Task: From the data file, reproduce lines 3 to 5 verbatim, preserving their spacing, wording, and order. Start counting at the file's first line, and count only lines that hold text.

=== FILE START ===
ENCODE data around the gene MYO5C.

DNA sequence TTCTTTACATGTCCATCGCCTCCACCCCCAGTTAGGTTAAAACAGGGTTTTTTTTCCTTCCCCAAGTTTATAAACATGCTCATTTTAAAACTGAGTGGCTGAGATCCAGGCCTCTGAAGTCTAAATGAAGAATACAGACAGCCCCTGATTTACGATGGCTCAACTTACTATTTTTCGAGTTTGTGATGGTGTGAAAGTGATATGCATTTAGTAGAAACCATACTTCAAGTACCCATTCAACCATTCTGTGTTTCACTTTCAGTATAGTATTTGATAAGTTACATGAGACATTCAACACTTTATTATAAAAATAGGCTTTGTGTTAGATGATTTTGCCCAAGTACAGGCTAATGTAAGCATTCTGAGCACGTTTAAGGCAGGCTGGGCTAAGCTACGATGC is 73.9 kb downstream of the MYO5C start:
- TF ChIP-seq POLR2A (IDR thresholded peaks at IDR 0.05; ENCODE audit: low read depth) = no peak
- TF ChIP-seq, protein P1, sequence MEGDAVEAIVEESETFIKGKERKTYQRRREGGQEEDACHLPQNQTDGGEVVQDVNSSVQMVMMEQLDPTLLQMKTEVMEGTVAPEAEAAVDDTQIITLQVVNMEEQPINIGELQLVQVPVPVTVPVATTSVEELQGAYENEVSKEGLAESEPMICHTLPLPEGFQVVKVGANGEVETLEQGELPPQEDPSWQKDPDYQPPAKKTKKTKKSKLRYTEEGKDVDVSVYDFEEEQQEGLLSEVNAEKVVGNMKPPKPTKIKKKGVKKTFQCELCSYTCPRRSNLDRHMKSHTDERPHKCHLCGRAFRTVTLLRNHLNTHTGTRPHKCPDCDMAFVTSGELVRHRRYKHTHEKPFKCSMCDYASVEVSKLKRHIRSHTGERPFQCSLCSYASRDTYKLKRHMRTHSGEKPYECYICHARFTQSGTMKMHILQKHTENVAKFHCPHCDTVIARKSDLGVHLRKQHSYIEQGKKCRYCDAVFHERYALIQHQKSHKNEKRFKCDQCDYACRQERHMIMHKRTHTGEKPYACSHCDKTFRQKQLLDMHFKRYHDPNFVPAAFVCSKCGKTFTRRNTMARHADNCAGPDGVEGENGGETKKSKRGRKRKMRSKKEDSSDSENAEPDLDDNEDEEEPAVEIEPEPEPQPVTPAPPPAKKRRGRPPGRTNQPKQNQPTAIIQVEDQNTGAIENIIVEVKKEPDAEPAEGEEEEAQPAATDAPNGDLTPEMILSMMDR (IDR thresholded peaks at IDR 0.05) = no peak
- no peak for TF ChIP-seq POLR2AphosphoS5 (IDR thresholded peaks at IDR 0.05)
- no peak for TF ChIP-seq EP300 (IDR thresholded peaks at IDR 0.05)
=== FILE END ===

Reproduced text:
- TF ChIP-seq POLR2A (IDR thresholded peaks at IDR 0.05; ENCODE audit: low read depth) = no peak
- TF ChIP-seq, protein P1, sequence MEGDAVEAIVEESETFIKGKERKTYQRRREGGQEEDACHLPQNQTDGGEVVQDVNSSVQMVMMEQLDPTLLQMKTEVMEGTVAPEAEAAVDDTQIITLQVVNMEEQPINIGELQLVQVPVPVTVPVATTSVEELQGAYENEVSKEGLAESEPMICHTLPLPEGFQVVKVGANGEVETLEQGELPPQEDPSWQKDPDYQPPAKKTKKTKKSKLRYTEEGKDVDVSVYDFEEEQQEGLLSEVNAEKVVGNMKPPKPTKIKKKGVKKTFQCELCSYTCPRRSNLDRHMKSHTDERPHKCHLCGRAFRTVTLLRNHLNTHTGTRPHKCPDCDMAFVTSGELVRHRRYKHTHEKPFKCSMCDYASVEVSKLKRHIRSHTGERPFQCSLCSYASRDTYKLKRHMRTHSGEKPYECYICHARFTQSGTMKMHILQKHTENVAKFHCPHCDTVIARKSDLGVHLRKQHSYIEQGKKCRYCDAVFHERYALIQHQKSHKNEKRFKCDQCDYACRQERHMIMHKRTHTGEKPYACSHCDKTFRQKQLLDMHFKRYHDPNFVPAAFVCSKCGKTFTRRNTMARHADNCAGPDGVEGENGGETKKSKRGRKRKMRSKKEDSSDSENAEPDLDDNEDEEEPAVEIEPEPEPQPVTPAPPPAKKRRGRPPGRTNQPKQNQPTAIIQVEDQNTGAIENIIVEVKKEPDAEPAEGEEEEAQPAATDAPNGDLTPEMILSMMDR (IDR thresholded peaks at IDR 0.05) = no peak
- no peak for TF ChIP-seq POLR2AphosphoS5 (IDR thresholded peaks at IDR 0.05)